Lea Park Formation

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Lea Park Formation
Stratigraphic range: Early Campanian
Type Geological formation
Underlies Judith River Formation
Overlies First White Speckled Shale
Thickness up to 270 metres (890 ft)[1]
Primary Shale
Other Siltstone
Coordinates 53°39′15″N 110°19′49″W / 53.65427°N 110.3302°W / 53.65427; -110.3302 (Lea Park Formation)Coordinates: 53°39′15″N 110°19′49″W / 53.65427°N 110.3302°W / 53.65427; -110.3302 (Lea Park Formation)
Region  Alberta
Country  Canada
Type section
Named for Lea Park, Alberta
Named by J.A. Allan, 1918

The Lea Park Formation is a stratigraphical unit of Late Cretaceous age in the Western Canadian Sedimentary Basin, Canada.

It takes the name from the settlement of Lea Park, Alberta, located north-west of Lloydminster on the banks of the North Saskatchewan River. It was first defined in an outcrop on the river banks, located in section 15-11-54-3W4M by J.A. Allan in 1918.[2] The early campanian age was determined from its foraminifera and mollusks found in the formation.


The Lea Park Formation is composed of dark shale with minor siltstone. [1] Calcite veins and ironstone concretions, as well as bentonite beds are found throughout the formation.


The Lea Park Formation reaches a maximum depth of 270 metres (890 ft) in its eastern reaches. I occurs in the sub-surface in west-central Alberta and extends eastwards through north-eastern Alberta and north-western Saskatchewan.[1]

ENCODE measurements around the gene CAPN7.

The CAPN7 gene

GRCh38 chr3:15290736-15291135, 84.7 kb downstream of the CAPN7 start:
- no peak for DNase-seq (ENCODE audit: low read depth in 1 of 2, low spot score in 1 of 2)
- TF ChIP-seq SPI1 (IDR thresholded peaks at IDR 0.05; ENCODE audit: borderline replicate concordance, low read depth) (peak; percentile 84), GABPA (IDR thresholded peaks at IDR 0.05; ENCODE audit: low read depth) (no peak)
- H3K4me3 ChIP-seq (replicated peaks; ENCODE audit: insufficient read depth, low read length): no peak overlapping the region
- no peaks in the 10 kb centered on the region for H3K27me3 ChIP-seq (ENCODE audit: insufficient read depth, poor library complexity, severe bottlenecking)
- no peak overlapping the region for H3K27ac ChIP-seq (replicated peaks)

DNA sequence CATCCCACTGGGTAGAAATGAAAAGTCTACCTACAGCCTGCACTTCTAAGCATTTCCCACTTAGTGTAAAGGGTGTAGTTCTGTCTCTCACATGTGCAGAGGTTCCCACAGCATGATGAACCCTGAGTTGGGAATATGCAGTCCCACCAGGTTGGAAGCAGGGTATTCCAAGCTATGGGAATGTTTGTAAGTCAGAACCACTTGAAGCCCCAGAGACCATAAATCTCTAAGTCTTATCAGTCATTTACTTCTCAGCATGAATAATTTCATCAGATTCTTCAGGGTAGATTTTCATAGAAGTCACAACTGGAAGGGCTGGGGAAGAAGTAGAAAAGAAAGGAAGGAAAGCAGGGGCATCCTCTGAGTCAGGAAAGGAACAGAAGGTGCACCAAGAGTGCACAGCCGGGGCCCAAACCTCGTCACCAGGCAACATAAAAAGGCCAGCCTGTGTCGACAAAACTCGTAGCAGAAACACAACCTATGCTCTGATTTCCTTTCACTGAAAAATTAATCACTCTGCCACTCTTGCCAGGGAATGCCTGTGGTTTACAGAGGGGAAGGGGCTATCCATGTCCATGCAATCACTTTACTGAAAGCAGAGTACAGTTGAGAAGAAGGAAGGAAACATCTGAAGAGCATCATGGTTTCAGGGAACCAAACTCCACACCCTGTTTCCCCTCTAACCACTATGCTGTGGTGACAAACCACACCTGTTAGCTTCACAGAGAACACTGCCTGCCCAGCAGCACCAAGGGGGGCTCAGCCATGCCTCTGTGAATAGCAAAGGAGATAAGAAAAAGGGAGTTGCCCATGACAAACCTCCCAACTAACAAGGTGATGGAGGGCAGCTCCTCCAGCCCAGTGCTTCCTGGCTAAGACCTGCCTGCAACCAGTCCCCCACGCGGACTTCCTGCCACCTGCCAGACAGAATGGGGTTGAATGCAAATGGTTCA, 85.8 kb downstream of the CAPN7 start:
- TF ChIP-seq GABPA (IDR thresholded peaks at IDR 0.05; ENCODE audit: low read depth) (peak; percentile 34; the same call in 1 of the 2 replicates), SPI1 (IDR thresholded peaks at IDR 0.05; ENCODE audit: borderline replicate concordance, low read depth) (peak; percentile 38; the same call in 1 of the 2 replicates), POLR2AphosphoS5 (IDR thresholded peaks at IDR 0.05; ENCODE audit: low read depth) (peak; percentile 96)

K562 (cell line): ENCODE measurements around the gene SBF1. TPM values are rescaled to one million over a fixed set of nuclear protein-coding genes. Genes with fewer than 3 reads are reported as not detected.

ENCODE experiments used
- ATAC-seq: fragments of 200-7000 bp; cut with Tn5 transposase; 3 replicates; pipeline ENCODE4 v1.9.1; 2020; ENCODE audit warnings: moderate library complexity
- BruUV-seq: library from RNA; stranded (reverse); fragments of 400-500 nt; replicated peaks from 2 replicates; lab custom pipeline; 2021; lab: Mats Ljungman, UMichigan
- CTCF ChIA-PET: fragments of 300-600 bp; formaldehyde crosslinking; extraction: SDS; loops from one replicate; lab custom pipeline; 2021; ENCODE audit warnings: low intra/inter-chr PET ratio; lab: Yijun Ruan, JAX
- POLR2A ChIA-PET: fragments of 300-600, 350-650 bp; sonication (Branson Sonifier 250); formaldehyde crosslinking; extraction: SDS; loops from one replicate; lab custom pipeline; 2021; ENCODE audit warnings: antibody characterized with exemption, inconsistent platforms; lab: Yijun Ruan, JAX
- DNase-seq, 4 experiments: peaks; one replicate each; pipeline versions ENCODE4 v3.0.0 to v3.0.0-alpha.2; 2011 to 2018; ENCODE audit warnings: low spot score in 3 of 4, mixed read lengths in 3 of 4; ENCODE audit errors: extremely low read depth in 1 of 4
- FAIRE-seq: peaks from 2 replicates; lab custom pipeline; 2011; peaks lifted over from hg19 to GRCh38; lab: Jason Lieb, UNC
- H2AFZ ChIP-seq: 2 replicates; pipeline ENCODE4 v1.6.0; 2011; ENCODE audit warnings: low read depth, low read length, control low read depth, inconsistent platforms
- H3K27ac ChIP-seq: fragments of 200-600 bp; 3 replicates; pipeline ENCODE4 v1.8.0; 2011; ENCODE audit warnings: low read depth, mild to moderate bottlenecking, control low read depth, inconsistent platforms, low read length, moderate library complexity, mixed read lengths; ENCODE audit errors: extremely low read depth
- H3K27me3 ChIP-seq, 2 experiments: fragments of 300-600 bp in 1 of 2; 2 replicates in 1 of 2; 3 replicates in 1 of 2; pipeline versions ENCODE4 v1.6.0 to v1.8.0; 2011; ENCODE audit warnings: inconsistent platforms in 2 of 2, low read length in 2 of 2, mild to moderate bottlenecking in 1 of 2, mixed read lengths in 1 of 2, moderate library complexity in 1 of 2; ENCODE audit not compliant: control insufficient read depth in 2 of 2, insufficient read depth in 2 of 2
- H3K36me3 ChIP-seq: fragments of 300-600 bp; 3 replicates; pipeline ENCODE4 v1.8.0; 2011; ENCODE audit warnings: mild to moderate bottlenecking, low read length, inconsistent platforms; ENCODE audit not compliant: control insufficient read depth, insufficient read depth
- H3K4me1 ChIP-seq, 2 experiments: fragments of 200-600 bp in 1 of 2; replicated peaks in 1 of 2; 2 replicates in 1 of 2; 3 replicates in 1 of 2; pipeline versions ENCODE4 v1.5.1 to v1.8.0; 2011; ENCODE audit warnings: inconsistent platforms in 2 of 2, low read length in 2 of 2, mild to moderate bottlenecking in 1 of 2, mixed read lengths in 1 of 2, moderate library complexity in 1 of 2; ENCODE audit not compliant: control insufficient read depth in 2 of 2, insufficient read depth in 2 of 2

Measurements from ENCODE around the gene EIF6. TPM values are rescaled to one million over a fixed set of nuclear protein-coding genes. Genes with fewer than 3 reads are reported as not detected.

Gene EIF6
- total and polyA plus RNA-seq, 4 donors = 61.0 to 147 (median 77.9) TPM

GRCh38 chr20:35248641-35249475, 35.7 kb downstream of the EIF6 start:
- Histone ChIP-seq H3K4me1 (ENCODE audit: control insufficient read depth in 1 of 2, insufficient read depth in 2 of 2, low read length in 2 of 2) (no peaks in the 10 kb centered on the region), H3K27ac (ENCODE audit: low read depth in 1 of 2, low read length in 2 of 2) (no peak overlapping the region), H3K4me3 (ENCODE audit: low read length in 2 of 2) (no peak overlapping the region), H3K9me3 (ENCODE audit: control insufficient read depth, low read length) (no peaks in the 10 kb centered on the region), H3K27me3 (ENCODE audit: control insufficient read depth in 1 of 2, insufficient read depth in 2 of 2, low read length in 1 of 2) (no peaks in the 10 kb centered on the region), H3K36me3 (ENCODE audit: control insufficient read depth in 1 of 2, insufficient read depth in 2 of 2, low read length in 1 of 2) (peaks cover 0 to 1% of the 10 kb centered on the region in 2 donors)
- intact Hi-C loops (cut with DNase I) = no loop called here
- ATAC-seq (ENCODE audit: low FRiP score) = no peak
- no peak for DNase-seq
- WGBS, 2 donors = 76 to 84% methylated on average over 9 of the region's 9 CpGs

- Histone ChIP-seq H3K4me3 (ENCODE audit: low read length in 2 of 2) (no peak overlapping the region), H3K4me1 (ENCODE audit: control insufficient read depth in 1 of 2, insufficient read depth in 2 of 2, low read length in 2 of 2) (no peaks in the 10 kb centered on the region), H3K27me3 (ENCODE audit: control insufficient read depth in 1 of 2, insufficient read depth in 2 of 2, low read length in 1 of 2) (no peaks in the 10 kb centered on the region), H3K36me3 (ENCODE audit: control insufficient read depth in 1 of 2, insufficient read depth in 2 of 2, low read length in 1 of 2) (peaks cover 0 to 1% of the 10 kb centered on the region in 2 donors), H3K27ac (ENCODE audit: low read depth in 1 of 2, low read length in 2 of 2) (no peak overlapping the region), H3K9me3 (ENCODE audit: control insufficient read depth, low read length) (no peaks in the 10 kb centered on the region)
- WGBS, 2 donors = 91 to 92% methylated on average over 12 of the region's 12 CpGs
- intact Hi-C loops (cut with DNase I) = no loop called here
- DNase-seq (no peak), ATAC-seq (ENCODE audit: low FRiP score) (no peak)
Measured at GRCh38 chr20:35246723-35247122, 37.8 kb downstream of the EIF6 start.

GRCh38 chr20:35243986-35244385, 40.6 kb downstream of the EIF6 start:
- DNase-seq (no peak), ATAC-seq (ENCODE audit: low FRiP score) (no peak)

Relationship to other units[edit]

The Lea Park Formation is conformably overlain (and laterally replaced )by the Judith River Formation and conformably overlies the First White Speckled Shale of the Colorado Group.[1]

It is equivalent to Judith River Formation, Clagett Formation and Eagle Formation in northern Montana, and is replaced by the Belly River Formation, Pakowki Formation and Milk River Formation in southern Alberta. In eastern Saskatchewan and in Manitoba it is equivalent to the Gammon Ferruginous Member, Pembina Member and lower Millwood Member of the Pierre Shale. The Lower Lea Park correlates with the Puskwaskau Formation in north-western Alberta, and the entire formation is equivalent to part of the Wapiabi Formation in the northern Canadian Rockies


  1. ^ a b c d Lexicon of Canadian Geologic Units. "Lea Park Formation". Retrieved 2009-03-23. 
  2. ^ Allan, J.A., 1918. Sections along North Saskatchewan River and Red Deer and South Saskatchewan rivers; Geological Survey of Canada, Summary Report 1917, Part C, pp. 9-13.